Tag: drive happiness
Zoominescence is a spectacular exhibition of artistic light installations within the Zoo grounds, and GEF partnered with Age-Friendly Edmonton to bring in our own Trishaw, a specialised three-wheel bike piloted by a trained volunteer, that gives older adults the experience of “wind in their hair” without having to drive a bike themselves.
Cycling Without Age Beaumont brought in two additional trishaws and volunteer pilots, and made sure all three trishaws were mechanically ready for winter, including installing studded tires.
One attendee, who was chauffeured to the event by our community partners at Drive Happiness, said when she arrived at the zoo that she wasn’t sure what she had signed up for. At the end of the tour, she shared that she had a marvelous time. She hadn’t been back to the Edmonton Valley Zoo since her children were young, and told the organizers she was so glad she came out.
“I’m very grateful that GEF Seniors Housing and its staff supports the Cycling Without Age Edmonton program and promoted this opportunity to enrich seniors’ lives,” said GEF Board Vice-Chair Jacquie Eales, who also took the beautiful photos featured in this article.
Are you – or do you know – a senior who would love to take a ride in a Trishaw during Zoominescence 2019? Trishaw rides are only being offered between 4-5 p.m. on December 15 and 22. Spots are very limited, and you can email Jacquie Eales to reserve your ride time at firstname.lastname@example.org.
For more information on Zoominescence itself, including tickets, visit the Eventbrite page. Ticket prices range from $6 – $30. Zoominescence 2019 runs every Friday, Saturday and Sunday evening in December, from 5-9 p.m., until Sunday, December 29, 2019.
This is a story that was originally published in the February 2017 edition of Edmonton Prime Times.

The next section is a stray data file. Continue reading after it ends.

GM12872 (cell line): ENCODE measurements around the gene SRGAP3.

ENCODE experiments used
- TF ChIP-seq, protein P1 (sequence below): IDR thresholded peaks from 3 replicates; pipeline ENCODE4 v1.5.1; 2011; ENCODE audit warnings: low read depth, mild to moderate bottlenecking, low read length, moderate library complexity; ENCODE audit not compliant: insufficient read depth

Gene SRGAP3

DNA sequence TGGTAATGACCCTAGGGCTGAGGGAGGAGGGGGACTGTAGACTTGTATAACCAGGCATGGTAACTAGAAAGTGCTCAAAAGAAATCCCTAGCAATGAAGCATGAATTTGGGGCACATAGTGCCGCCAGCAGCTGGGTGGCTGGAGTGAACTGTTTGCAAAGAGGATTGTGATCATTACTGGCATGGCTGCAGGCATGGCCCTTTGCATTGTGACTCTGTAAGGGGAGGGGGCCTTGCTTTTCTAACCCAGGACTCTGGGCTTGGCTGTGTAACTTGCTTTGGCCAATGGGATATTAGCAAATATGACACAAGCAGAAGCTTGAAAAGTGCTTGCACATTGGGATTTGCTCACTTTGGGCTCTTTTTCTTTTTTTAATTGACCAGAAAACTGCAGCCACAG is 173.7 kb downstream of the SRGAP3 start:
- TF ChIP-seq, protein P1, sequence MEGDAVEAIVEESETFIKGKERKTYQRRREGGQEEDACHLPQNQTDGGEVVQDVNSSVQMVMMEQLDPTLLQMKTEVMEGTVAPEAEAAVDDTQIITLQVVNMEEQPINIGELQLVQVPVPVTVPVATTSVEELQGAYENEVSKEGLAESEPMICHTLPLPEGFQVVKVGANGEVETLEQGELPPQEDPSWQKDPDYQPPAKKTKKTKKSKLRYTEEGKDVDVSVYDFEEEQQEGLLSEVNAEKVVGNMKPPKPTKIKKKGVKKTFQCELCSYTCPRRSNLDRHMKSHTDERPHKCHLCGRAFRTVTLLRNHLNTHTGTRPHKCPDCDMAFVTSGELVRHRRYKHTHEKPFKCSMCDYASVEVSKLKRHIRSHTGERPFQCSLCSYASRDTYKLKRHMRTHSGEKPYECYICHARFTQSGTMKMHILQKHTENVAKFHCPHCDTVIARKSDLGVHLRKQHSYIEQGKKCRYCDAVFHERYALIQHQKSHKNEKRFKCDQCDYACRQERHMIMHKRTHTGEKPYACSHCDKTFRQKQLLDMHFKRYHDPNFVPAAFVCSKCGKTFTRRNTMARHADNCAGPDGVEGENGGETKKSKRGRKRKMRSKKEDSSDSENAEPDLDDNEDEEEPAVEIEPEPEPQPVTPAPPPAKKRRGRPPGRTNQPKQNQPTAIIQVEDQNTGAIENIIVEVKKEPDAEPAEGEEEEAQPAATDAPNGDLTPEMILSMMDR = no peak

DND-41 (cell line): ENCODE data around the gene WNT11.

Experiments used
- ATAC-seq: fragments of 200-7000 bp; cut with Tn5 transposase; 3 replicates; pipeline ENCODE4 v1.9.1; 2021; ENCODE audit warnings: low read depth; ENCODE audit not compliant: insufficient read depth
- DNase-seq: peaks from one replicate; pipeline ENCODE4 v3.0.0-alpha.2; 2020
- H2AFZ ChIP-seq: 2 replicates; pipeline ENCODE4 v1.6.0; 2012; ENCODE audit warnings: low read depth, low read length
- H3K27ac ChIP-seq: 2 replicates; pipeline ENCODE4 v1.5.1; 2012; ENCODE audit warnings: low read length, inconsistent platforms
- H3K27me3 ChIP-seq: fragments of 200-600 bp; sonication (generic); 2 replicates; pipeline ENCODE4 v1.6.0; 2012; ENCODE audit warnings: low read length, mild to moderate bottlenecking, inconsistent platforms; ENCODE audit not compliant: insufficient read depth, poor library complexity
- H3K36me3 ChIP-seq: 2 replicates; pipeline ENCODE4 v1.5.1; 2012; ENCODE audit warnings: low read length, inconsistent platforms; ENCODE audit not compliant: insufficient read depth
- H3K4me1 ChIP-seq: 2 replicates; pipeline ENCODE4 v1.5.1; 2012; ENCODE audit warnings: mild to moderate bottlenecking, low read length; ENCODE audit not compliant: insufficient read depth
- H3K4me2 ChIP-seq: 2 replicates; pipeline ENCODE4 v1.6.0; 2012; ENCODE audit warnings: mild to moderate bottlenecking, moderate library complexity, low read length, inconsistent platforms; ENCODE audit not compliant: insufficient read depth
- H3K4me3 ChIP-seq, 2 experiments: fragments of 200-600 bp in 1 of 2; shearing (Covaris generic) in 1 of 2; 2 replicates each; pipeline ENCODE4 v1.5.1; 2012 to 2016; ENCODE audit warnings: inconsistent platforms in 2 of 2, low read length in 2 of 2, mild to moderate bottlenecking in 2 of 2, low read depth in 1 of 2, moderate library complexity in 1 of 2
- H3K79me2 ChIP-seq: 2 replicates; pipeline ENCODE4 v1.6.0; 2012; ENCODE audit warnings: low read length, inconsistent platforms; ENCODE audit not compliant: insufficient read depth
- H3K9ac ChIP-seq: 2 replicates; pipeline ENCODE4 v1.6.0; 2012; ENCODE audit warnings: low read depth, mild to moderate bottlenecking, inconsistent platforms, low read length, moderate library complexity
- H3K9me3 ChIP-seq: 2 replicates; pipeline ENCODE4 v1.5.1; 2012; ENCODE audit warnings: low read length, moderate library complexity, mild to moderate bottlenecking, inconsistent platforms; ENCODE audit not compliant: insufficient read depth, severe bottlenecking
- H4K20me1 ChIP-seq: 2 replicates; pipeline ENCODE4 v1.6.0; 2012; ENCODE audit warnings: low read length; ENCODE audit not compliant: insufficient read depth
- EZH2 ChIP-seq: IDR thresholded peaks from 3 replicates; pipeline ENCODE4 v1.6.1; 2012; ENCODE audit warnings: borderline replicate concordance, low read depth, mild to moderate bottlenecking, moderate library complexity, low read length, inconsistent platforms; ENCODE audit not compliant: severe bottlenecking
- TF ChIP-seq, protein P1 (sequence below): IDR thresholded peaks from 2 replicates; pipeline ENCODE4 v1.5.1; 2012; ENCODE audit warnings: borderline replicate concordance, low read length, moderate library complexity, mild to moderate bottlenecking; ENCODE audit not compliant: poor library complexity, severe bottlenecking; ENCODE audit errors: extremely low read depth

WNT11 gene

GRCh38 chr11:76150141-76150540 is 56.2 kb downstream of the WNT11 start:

Shanika Donalds knows better than most the harsh impacts that social isolation can have on seniors. Her role with GEF Seniors Housing as Community Supports Manager was created to help address the issue of social isolation in the seniors living in GEF Seniors Housing homes. For her, there is no such thing as a typical day. From one-on-one consultations to large-scale presentations during building resident meetings, Donalds and the rest of the Community Supports team work to find the underlying causes in the individual cases of social isolation and how to best work through those issues.
“One of our main operations as Community Supports is to help address seniors isolation in connection with quality of life, which in short is assessing if a person’s environment fulfills their needs,” says Donalds. “When an individual loses a partner or friends, the number of meaningful interactions declines, and this can include interactions with essential services like doctors and dentists. What we want to do is help those who are feeling isolated make those connections they need and raise their quality of life.”
Donalds and GEF Seniors Housing are just one group that make up the Pan Edmonton Group Addressing Social Isolation in Seniors (PEGASIS), a collective of seven seniors serving agencies operating in Edmonton. The group is coordinated by the Edmonton Seniors Coordinating Council (ESCC), which facilitates collaboration among seniors-serving organizations across Edmonton to address seniors’ sector issues in the city. Other organizations involved with PEGASIS include the Edmonton Southside Primary Care Network, Sage Seniors Association, the Westend Seniors Activity Centre, the Edmonton Mennonite Centre for Newcomers, and Drive Happiness.